Understanding Traumatic Brain Injury Risks for Car Accident Victims
One of the worst non-fatal injuries that can be sustained in a car accident is a traumatic brain injury (TBI). A TBI occurs when a sudden trauma causes damage to your brain. This can be the result of a sudden blow to the head, either striking or being struck by an object, or when an object pierces the skull and enters the brain tissue. Even a minor TBI can cause irreversible brain damage and affect not only the injured but all who care about him as well.
According to the Center for Disease Control and Prevention, about two million Americans per year suffer a TBI, with 14 percent caused by traffic accidents. This means that some 286,000 vehicle collisions result in some sort of TBI every single year.
No matter the type of accident, any blow to the head or foreign object that enters the skull can potentially cause irreparable damage. Although many car accident head injuries result in nothing more than a minor bump on the head, the more severe accidents lead to life-altering and potentially life-threatening injuries, including:
- Concussions. A concussion is caused when the brain is traumatized from an impact or a sudden violent movement. As a result of the force exerted on it, the brain can shift and collide into the inner skull. This collision can then cause blood vessels to stretch and cranial nerves to become damaged. Concussions are the most common type of TBI and can be caused by a variety of traumas, the more severe of which can lead to intracranial bleeding (bleeding inside the brain) and permanent brain damage.
- Contusions. A contusion is a bruise (bleeding) on the brain that can cause swelling, blood clots, and anoxia (lack of oxygen to the brain). Car accident contusions generally result from severe impact blows to the head.
- Coup-contrecoup. Coup-contrecoup injuries are contusions that are present at both the site of the impact as well as on the complete opposite side of the brain. These injuries occur when the force impacting the head is not only great enough to cause a contusion at the site of impact but also strong enough to slam the brain into the opposite side of the skull, which causes the additional contusion.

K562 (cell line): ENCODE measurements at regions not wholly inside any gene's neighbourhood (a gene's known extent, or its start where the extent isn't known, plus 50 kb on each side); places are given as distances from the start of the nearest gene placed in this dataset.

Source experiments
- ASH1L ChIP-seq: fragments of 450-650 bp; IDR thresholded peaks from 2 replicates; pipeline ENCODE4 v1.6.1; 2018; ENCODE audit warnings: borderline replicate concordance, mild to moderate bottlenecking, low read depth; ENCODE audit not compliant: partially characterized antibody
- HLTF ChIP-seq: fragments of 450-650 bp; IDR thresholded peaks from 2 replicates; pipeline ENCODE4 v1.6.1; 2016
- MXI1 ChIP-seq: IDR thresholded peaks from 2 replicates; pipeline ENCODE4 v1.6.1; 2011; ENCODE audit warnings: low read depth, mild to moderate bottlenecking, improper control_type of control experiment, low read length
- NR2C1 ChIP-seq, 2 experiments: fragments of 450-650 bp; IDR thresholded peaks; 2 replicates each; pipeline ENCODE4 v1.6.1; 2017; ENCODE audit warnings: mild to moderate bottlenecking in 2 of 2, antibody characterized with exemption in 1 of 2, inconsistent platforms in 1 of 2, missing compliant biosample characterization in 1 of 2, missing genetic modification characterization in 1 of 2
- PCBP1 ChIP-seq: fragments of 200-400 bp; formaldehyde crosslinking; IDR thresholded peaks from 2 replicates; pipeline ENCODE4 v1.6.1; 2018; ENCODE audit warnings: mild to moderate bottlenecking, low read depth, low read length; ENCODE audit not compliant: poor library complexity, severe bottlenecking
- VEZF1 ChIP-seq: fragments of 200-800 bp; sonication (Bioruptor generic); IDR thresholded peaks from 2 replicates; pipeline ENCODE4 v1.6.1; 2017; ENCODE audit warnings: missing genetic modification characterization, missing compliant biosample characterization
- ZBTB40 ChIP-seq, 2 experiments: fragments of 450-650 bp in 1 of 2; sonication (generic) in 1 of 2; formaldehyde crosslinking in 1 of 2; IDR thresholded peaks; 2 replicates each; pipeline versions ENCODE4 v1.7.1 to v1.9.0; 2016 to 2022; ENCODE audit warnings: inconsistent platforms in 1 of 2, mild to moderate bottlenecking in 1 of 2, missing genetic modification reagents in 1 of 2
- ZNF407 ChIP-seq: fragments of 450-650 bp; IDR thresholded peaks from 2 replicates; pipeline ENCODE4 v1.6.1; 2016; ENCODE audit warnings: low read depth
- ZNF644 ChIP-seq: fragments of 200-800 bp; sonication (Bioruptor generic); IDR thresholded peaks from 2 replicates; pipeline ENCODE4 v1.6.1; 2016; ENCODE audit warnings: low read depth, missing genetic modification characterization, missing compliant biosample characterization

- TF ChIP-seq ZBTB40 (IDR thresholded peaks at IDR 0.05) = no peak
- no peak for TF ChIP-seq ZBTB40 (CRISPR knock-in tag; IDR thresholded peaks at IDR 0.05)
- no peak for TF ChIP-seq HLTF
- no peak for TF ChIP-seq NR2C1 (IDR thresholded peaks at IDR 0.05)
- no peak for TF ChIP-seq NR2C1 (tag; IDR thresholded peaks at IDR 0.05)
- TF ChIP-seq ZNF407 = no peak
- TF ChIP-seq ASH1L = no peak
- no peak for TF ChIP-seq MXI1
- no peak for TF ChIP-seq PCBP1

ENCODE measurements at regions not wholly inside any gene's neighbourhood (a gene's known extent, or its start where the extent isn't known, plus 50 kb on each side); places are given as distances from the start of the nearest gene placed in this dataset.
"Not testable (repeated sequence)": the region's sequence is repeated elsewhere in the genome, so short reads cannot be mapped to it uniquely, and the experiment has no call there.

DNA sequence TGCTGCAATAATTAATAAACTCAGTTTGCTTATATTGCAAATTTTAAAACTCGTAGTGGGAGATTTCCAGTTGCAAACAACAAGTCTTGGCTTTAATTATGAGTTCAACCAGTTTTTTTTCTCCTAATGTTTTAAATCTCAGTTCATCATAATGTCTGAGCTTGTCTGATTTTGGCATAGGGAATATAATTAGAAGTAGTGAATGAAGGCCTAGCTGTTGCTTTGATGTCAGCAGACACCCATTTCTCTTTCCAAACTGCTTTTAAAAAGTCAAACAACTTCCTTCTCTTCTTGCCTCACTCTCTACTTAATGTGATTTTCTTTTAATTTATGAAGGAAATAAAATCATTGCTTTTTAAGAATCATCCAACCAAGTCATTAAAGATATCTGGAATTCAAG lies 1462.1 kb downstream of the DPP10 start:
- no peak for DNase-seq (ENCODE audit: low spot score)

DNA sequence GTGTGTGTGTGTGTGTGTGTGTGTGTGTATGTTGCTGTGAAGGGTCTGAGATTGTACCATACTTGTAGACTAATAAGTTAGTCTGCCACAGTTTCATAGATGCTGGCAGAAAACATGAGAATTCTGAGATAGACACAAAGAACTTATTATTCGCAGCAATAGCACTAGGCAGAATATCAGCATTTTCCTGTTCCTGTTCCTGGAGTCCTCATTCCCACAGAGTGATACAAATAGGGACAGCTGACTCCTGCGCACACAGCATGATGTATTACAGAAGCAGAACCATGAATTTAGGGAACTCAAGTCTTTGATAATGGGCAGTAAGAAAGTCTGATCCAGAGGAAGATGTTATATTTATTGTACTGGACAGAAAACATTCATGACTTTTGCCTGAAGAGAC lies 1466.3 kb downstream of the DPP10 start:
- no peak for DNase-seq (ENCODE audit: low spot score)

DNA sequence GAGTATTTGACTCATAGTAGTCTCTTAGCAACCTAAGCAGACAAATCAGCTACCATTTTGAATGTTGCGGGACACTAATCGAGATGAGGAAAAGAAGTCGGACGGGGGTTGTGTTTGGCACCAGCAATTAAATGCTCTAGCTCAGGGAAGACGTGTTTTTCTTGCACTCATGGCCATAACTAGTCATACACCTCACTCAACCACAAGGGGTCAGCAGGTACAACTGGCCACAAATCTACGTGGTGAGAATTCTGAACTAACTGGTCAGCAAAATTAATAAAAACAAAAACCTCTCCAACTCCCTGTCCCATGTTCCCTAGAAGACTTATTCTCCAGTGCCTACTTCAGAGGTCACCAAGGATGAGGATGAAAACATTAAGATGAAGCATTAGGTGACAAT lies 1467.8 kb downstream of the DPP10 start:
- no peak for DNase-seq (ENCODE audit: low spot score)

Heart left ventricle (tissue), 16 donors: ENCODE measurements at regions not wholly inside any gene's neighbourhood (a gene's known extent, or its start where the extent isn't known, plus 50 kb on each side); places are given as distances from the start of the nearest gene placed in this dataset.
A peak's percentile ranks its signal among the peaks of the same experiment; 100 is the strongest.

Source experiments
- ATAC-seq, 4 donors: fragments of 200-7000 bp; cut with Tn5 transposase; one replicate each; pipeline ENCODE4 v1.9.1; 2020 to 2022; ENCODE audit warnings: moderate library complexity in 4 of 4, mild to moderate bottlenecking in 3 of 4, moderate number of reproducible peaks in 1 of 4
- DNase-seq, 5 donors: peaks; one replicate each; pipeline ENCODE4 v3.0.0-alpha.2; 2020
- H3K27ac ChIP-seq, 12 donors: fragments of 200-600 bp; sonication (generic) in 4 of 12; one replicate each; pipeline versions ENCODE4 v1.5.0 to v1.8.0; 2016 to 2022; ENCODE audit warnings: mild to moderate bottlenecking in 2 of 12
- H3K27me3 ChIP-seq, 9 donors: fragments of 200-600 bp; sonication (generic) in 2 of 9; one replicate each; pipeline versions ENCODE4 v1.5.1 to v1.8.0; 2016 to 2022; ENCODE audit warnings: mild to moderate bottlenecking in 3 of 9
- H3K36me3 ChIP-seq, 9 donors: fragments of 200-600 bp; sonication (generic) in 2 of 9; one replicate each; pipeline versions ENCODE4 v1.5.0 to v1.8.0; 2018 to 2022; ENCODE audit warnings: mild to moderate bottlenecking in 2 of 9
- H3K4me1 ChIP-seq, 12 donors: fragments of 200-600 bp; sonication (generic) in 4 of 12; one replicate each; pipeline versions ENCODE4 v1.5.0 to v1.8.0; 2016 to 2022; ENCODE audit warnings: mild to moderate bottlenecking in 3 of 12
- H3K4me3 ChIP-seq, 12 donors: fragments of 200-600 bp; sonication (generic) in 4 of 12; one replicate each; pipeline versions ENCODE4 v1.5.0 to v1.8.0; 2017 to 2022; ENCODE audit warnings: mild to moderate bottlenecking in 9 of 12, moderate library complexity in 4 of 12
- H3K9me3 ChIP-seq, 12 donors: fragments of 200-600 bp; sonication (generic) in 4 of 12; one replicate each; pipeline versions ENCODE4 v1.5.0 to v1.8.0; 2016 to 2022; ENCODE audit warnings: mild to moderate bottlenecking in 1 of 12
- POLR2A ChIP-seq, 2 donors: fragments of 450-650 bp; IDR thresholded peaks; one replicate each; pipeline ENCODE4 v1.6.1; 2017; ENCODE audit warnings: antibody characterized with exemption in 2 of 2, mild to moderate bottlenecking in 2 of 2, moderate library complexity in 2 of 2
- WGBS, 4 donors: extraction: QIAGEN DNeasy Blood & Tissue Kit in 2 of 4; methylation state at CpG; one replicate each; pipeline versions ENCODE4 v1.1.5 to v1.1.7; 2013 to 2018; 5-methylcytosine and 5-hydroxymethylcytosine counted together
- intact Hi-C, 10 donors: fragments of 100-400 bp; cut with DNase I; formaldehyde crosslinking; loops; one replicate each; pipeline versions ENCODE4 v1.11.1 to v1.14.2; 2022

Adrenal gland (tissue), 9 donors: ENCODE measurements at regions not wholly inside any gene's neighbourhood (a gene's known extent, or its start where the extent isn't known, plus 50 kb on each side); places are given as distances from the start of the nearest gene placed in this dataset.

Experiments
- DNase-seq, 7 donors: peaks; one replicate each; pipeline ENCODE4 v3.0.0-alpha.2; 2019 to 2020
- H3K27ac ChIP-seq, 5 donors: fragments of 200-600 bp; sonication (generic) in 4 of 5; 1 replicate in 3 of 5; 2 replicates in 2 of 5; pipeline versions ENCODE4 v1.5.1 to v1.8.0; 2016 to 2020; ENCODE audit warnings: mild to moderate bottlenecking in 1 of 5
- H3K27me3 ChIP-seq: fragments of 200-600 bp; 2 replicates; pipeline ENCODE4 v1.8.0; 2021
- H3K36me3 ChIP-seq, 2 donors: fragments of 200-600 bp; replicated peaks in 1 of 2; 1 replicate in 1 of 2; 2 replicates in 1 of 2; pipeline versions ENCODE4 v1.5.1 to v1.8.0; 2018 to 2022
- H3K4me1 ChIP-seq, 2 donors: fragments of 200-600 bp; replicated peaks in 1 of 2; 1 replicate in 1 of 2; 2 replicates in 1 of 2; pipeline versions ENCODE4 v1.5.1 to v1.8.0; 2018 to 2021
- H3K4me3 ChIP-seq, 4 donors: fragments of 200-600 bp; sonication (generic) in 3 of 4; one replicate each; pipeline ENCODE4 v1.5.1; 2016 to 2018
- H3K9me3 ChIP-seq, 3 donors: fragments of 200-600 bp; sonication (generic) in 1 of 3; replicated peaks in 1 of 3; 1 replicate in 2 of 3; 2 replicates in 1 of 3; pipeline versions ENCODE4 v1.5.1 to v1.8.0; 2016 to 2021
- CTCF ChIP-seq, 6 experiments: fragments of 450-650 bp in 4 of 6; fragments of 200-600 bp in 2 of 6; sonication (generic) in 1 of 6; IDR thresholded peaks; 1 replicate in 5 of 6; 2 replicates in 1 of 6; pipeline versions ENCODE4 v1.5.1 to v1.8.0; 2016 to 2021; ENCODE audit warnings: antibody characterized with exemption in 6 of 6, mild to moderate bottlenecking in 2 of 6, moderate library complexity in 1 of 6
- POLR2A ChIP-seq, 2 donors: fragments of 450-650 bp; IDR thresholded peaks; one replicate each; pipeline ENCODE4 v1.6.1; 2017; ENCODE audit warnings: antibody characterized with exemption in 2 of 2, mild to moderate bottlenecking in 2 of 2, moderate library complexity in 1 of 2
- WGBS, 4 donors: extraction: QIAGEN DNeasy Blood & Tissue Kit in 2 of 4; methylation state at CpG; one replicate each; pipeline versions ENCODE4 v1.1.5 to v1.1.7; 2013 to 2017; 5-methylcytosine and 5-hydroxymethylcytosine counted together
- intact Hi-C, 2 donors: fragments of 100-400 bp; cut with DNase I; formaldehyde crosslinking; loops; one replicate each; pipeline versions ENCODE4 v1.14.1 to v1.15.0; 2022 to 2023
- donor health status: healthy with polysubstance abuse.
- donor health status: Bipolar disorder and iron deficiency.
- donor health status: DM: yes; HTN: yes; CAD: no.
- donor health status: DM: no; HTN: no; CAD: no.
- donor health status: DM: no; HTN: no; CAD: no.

- Diffuse axonal injuries. Diffuse axonal injuries refer to tears in the nerves of the brain. During an accident, a victim’s skull can be violently forced in different directions. If the skull moves faster than the brain, the force of the pitch can cause tissues, nerves, and stability structures in the skull to shear and tear away from the unmoving brain. This disturbance can produce temporary or permanent widespread brain damage, coma, or even death.
Symptoms of traumatic brain injury can range from light to severe, depending on the seriousness of the accident. If you have been in a car crash and hit your head, make sure to tell someone about your injury, even if you don’t have any symptoms of head trauma. Not all TBIs are easily recognizable and can take weeks for symptoms to surface.
Some symptoms you need to address immediately following a car accident are as follows:
- Loss of consciousness
- Partial paralysis or weakness
- Pupil dilation
- Blurred vision
- Ringing in the ears
- Confusion, memory loss, or attention lapses
- Behavioral or mood changes.
While there is little that can be done to reverse the damage done by a traumatic brain injury, initial treatment focuses on preventing further brain damage. Rehabilitation depends on the severity of the injury and any complications that may arise. The procedure when dealing with TBIs is as follows:
- Diagnose. Once a patient is stabilized, further testing either by x-ray or CT scan will determine if any other related injuries are present.
- Test. When a doctor suspects intracranial damage, an imaging test will be ordered to see the extent of the trauma to the brain.
- Treat. Depending on the type of damage involved, treatment can range from physical, occupational and speech/language therapy to psychiatry and social support to surgery.
In order for the best treatment outcomes, it is crucial that you seek medical attention immediately if you experience any of the symptoms listed above. The longer you wait, the more damaged your brain can become and the less effective treatments will be.
TBI Justice and Hope
Treatment for a traumatic brain injury can involve costly therapy and long-term expenses. The financial loss to you and your family can be just as devastating as the injury itself…but there is hope. If you or a loved one has suffered a TBI as a result of a car collision, you need the professional guidance and support of an experienced brain injury lawyer.
Contact us today at 713-921-4171 or 1-800-232-3711 to talk about your options for filing a personal injury claim. Help is available 24 hours a day and the initial consultation is always FREE. We can help you get the justice and peace of mind you and your family deserve. Call now!